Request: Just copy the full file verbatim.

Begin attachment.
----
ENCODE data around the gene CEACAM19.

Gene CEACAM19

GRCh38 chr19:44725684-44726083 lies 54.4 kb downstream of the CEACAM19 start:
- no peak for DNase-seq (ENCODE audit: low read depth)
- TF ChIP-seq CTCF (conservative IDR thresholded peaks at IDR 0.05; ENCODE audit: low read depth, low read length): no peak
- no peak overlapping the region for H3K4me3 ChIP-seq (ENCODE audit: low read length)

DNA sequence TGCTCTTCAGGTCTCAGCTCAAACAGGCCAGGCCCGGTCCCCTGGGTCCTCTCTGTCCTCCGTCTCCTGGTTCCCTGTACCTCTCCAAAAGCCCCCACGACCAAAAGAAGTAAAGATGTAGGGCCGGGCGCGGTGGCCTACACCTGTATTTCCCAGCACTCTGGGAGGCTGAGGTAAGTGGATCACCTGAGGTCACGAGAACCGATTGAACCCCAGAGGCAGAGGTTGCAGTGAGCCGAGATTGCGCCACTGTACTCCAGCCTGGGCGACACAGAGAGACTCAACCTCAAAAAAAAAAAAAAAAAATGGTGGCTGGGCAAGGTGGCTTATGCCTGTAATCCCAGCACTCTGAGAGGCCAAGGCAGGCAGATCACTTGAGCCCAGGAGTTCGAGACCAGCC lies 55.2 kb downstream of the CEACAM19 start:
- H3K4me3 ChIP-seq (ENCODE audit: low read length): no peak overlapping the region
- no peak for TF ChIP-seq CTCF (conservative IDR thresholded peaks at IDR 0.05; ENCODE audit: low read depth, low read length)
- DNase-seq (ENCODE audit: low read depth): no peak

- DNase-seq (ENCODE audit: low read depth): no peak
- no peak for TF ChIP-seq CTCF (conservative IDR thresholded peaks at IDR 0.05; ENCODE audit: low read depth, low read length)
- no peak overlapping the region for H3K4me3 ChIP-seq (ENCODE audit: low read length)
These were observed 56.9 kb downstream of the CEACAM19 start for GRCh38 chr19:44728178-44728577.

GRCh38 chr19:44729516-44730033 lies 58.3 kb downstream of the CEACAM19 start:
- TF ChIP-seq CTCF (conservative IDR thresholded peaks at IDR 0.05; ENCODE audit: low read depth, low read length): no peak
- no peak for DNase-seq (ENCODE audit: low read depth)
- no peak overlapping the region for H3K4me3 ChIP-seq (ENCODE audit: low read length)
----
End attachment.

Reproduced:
ENCODE data around the gene CEACAM19.

Gene CEACAM19

GRCh38 chr19:44725684-44726083 lies 54.4 kb downstream of the CEACAM19 start:
- no peak for DNase-seq (ENCODE audit: low read depth)
- TF ChIP-seq CTCF (conservative IDR thresholded peaks at IDR 0.05; ENCODE audit: low read depth, low read length): no peak
- no peak overlapping the region for H3K4me3 ChIP-seq (ENCODE audit: low read length)

DNA sequence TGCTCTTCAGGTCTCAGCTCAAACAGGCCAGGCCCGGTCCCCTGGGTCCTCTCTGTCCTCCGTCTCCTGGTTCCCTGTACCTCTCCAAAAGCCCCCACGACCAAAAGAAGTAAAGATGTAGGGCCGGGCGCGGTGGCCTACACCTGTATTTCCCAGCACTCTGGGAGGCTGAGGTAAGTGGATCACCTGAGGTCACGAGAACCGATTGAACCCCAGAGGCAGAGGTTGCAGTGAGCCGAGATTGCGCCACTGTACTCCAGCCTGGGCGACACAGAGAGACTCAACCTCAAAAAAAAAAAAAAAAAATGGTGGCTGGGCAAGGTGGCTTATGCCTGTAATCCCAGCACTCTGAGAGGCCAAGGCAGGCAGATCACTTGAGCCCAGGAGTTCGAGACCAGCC lies 55.2 kb downstream of the CEACAM19 start:
- H3K4me3 ChIP-seq (ENCODE audit: low read length): no peak overlapping the region
- no peak for TF ChIP-seq CTCF (conservative IDR thresholded peaks at IDR 0.05; ENCODE audit: low read depth, low read length)
- DNase-seq (ENCODE audit: low read depth): no peak

- DNase-seq (ENCODE audit: low read depth): no peak
- no peak for TF ChIP-seq CTCF (conservative IDR thresholded peaks at IDR 0.05; ENCODE audit: low read depth, low read length)
- no peak overlapping the region for H3K4me3 ChIP-seq (ENCODE audit: low read length)
These were observed 56.9 kb downstream of the CEACAM19 start for GRCh38 chr19:44728178-44728577.

GRCh38 chr19:44729516-44730033 lies 58.3 kb downstream of the CEACAM19 start:
- TF ChIP-seq CTCF (conservative IDR thresholded peaks at IDR 0.05; ENCODE audit: low read depth, low read length): no peak
- no peak for DNase-seq (ENCODE audit: low read depth)
- no peak overlapping the region for H3K4me3 ChIP-seq (ENCODE audit: low read length)